Cover of El Grafico with García Cambón
If Boca was the catapult to soccer glory, Chacarita was a successful cradle in which he knew how to grow and also leave his mark forever. “Carlos was crack for two reasons –Daniel Mancini defines in an article dedicated to García Cambón when he turned 70-: because of his skill but, substantially, because he understood the game. An example arises from how he nodded. Of medium height and sharp physique, Cambón’s secret lay in his jump and in placing his body in balance according to how the ball came to him and then, well supported, use his neck and, finally, his head.
They say that he captivated the public when Chacarita beat the Bayern Munich in the Joan Gamper cup of 1971 and that in those days was coveted by Barcelona.
“Chacarita comes to that invitation made by Barcelona for all the merits he had done in previous years, for having been champion in 1969, because in 1971 he lost the final of the Argentine Cup with Boca, he had the merits. What happens is that no one imagined that we could beat Bayern ”, García Cambón recalled about another of the soccer milestones that he starred in. That day he was marked by a certain Franz Beckenbach.
Carlos María García Cambón, champion with Chacarita in 1969.
“There were people who went to the field and they weren’t even a Chacarita fan. They went to see a team that played football well.”he summarized.
In July 2019, on the 50th anniversary of the unforgettable title deed for all funeral fans, Clarion He brought together Eliseo Jorge Petrocelli, García Cambón, Ángel Bargas and Ángel Marcos, figures from that squad, in a production. “We were not players with a transcendence of clubs with importance”, said García Cambón “Trying to become champion with Chaca was unimaginable. I have a wonderful memory, it is part of the great joys of my life, for everything that the club in which I grew up represented. There I made my debut in the First Division and I trained”.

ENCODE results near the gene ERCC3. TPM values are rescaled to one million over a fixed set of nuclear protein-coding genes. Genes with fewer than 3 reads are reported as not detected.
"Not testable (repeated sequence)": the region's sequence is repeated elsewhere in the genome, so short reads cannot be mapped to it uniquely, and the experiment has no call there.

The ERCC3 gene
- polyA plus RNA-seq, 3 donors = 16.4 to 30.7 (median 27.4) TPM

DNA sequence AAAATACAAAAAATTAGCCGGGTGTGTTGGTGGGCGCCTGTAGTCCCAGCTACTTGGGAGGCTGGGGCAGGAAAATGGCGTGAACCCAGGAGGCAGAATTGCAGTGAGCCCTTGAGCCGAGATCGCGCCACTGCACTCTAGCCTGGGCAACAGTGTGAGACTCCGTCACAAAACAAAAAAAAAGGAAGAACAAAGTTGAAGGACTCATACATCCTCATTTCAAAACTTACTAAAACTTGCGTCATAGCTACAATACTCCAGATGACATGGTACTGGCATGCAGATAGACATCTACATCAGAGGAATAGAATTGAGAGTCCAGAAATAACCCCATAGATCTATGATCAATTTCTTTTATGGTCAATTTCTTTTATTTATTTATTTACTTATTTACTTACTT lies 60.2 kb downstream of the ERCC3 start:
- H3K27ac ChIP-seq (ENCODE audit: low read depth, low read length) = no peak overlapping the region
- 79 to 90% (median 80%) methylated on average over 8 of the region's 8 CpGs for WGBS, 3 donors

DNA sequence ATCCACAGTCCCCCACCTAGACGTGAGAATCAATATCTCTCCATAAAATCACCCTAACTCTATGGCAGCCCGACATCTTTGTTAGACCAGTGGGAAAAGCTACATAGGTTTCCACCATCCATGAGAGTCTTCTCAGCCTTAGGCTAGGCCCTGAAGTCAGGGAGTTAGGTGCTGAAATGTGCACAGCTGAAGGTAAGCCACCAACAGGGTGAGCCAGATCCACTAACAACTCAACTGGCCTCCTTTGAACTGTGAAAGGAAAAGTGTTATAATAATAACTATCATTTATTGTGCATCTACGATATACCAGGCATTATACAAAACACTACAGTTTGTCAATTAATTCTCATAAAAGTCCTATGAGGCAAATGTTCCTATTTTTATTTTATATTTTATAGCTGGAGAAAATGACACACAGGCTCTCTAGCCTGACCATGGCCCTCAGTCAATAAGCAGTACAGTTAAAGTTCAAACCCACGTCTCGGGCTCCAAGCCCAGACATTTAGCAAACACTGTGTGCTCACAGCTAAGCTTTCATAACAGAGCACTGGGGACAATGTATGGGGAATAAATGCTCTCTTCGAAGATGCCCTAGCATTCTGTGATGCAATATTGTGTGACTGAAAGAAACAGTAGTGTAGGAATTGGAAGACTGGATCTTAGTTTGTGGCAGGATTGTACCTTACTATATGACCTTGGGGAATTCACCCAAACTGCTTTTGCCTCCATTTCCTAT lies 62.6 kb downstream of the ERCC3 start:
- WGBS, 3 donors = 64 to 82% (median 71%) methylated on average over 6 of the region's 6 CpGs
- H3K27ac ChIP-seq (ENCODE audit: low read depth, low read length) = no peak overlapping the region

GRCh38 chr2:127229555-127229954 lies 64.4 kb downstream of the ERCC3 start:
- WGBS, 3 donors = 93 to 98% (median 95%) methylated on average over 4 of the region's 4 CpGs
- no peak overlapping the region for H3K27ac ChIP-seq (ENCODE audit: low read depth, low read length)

Eliseo Jorge Petrocelli Ángel Bargas Carlos María García Cambón Ángel Marcos Chacarita Champions of 1969 photo MARCELO CARROLL
His coaching career was brief and less resounding. He took on an interim role at Boca in 1998, after the departure of Héctor Veira and prior to the arrival of Carlos Bianchi. What’s more, six games led by García Cambón are part of the historic undefeated xeneize of 40 games.
Of those times he does not have a good memory of the then president Mauricio Macri. “There are people about whom I prefer neither to speak nor to name them. The truth is, I prefer to forget my relationship with Macri. The lack of recognition is something very ugly, very unpleasant, many idols had to disappear from the club in a painful way. He then managed Bolivia’s Blooming in 2002 and two years later he joined Indonesia’s Persija Jakarta.
He was once asked what it meant to him to have played in the Bombonera. And he summed it up with style: “I don’t know much about other things, but I calculate that playing there must be the same as, for a dancer, dancing at the Bolshoi, or for an actor working in Hollywood, or for an astronaut, reaching the Moon. . I did not do any of these things, but what I can say is that playing on this court is something truly wonderful, unique and priceless”.